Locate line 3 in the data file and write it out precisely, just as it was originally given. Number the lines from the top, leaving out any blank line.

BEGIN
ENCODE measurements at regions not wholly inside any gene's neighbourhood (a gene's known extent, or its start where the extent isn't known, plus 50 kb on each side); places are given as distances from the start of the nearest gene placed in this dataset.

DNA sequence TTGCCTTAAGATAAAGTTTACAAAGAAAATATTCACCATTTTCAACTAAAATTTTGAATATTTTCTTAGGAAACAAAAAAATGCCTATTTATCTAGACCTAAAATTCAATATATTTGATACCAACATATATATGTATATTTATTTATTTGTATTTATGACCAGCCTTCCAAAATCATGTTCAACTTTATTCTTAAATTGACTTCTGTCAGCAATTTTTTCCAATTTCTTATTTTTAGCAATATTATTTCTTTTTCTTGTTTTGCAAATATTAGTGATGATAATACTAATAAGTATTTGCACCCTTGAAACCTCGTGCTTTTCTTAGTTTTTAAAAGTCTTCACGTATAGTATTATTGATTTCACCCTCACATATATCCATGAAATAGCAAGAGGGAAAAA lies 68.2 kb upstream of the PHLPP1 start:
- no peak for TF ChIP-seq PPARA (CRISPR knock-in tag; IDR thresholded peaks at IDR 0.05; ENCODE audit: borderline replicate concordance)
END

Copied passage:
- no peak for TF ChIP-seq PPARA (CRISPR knock-in tag; IDR thresholded peaks at IDR 0.05; ENCODE audit: borderline replicate concordance)